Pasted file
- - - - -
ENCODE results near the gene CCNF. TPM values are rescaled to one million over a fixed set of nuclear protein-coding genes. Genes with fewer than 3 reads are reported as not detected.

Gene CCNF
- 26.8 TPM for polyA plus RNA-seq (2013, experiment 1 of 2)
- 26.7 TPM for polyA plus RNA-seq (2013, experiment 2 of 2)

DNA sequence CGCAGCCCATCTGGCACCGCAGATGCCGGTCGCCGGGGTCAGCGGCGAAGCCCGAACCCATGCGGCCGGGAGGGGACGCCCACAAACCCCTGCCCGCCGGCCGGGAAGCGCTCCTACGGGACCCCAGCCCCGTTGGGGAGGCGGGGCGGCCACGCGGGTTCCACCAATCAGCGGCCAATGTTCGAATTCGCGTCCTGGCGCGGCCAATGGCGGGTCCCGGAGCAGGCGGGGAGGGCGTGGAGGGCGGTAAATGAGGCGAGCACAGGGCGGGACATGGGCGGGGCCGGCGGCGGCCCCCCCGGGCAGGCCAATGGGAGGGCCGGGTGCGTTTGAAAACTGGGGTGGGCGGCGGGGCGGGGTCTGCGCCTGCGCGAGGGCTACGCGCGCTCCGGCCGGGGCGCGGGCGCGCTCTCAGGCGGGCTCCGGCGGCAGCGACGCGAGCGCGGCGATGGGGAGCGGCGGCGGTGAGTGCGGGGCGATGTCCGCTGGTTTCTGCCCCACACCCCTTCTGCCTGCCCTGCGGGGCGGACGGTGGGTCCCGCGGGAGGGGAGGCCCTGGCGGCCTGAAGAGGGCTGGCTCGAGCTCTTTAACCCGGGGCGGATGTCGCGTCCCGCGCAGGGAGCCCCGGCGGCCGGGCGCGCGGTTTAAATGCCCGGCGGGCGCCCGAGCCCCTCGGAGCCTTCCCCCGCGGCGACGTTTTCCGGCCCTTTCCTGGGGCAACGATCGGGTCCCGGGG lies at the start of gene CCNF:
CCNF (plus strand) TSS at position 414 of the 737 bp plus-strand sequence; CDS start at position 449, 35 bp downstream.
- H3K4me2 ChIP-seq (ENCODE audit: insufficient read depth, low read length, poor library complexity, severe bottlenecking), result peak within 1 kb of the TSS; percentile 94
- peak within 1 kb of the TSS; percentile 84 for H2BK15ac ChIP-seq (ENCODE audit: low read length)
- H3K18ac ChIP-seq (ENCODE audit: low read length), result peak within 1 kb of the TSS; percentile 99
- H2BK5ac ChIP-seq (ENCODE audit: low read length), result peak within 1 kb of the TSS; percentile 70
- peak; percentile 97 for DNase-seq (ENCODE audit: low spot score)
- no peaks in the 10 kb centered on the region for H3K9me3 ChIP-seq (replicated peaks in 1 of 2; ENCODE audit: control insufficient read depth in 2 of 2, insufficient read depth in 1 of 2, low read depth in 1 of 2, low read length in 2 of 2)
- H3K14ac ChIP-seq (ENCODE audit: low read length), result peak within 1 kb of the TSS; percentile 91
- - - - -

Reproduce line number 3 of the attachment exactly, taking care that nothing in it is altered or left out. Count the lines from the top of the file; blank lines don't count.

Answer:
- 26.8 TPM for polyA plus RNA-seq (2013, experiment 1 of 2)